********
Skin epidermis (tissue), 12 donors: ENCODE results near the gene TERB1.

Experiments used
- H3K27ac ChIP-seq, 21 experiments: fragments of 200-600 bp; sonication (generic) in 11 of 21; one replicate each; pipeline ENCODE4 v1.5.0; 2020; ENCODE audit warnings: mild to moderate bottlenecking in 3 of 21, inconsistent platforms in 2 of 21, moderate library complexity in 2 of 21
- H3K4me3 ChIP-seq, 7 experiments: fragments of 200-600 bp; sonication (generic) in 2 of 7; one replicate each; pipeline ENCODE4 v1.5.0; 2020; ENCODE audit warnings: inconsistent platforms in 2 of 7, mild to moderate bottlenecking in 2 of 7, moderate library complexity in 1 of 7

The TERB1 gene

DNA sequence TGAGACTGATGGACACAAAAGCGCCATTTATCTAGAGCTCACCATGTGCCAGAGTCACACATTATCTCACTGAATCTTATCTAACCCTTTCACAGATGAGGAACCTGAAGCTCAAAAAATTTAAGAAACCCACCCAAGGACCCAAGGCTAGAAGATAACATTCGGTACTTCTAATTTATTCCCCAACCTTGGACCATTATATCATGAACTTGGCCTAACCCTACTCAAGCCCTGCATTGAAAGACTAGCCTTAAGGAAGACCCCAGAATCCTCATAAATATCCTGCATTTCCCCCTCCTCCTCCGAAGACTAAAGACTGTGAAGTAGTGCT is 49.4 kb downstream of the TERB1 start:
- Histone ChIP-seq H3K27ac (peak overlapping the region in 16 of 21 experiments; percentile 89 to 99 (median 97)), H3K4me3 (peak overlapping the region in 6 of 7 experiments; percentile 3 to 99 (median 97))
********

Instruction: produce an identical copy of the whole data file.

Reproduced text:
Skin epidermis (tissue), 12 donors: ENCODE results near the gene TERB1.

Experiments used
- H3K27ac ChIP-seq, 21 experiments: fragments of 200-600 bp; sonication (generic) in 11 of 21; one replicate each; pipeline ENCODE4 v1.5.0; 2020; ENCODE audit warnings: mild to moderate bottlenecking in 3 of 21, inconsistent platforms in 2 of 21, moderate library complexity in 2 of 21
- H3K4me3 ChIP-seq, 7 experiments: fragments of 200-600 bp; sonication (generic) in 2 of 7; one replicate each; pipeline ENCODE4 v1.5.0; 2020; ENCODE audit warnings: inconsistent platforms in 2 of 7, mild to moderate bottlenecking in 2 of 7, moderate library complexity in 1 of 7

The TERB1 gene

DNA sequence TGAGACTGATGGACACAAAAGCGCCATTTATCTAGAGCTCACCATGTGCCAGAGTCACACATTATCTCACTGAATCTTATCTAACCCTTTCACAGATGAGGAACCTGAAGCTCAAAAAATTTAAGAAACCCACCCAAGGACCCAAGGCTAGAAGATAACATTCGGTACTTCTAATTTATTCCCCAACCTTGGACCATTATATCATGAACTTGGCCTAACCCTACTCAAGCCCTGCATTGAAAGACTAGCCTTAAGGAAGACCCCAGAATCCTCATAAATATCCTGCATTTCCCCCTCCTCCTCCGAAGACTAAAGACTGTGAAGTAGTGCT is 49.4 kb downstream of the TERB1 start:
- Histone ChIP-seq H3K27ac (peak overlapping the region in 16 of 21 experiments; percentile 89 to 99 (median 97)), H3K4me3 (peak overlapping the region in 6 of 7 experiments; percentile 3 to 99 (median 97))